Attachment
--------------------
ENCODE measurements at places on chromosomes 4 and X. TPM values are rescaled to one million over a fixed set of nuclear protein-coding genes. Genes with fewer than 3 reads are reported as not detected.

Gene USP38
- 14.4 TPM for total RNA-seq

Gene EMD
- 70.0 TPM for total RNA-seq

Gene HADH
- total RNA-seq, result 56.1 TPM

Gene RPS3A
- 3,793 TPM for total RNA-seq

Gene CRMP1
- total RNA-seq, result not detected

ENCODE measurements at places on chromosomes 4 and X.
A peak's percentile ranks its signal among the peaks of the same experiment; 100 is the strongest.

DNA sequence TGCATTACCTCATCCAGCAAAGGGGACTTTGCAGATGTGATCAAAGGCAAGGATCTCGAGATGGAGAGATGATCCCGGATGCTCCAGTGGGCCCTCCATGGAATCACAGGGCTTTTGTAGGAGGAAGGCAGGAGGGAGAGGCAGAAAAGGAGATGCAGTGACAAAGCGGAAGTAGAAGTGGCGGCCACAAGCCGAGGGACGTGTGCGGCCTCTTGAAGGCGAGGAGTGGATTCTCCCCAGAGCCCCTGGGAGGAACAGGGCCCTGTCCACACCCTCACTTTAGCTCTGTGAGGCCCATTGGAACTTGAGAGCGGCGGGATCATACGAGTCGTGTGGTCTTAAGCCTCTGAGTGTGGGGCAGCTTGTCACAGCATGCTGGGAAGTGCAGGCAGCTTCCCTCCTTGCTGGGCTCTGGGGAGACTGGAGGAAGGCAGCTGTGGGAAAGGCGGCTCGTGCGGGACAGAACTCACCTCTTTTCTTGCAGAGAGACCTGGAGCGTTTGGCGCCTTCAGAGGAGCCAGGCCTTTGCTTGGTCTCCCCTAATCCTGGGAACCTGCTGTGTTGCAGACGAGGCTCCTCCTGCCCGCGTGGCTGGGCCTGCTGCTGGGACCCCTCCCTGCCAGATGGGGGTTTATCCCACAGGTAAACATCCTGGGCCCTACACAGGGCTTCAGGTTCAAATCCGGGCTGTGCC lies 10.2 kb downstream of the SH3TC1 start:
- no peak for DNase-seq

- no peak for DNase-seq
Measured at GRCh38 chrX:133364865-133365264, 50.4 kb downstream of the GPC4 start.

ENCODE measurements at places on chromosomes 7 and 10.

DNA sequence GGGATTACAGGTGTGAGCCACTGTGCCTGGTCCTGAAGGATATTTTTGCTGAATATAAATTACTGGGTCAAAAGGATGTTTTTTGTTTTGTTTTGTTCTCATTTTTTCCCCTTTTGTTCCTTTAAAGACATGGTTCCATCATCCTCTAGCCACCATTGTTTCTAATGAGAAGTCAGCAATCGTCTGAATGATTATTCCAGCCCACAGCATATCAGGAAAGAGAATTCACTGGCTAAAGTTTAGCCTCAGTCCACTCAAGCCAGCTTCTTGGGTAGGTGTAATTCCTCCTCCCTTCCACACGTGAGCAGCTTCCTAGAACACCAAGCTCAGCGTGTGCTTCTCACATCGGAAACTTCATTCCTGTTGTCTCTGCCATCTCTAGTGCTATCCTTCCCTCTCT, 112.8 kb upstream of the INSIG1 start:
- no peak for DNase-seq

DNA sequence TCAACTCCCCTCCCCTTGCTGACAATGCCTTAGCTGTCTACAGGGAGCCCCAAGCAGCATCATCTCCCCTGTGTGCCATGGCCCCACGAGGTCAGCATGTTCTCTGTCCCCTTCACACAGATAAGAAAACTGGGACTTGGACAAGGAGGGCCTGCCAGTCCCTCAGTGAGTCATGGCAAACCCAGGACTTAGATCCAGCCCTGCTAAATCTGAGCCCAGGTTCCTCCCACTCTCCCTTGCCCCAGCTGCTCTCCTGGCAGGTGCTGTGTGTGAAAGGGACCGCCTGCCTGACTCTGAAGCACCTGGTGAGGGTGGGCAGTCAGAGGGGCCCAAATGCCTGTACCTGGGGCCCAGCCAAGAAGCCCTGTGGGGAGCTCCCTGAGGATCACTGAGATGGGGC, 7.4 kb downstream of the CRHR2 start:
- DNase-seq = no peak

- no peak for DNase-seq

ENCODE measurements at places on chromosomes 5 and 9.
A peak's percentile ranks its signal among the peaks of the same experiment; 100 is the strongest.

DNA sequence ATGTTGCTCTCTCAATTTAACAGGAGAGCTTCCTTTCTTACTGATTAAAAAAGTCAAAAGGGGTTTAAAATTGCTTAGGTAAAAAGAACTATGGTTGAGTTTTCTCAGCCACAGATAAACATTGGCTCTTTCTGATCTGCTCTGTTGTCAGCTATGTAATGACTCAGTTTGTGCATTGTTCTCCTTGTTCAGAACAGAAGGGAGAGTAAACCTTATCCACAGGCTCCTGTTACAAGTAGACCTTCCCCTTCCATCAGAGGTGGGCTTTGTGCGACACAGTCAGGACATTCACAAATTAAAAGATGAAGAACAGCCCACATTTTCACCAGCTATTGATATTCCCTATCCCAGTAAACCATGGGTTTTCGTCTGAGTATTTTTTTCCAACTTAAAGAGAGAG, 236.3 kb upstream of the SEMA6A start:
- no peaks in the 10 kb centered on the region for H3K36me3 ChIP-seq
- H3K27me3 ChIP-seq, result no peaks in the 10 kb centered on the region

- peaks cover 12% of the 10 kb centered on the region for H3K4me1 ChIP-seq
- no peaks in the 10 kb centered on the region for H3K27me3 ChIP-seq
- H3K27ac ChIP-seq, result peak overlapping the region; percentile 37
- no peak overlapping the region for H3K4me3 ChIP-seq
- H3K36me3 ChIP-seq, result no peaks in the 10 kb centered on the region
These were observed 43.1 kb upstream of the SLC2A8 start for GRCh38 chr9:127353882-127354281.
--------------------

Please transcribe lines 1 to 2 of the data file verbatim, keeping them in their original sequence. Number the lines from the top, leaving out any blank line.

ENCODE measurements at places on chromosomes 4 and X. TPM values are rescaled to one million over a fixed set of nuclear protein-coding genes. Genes with fewer than 3 reads are reported as not detected.

Gene USP38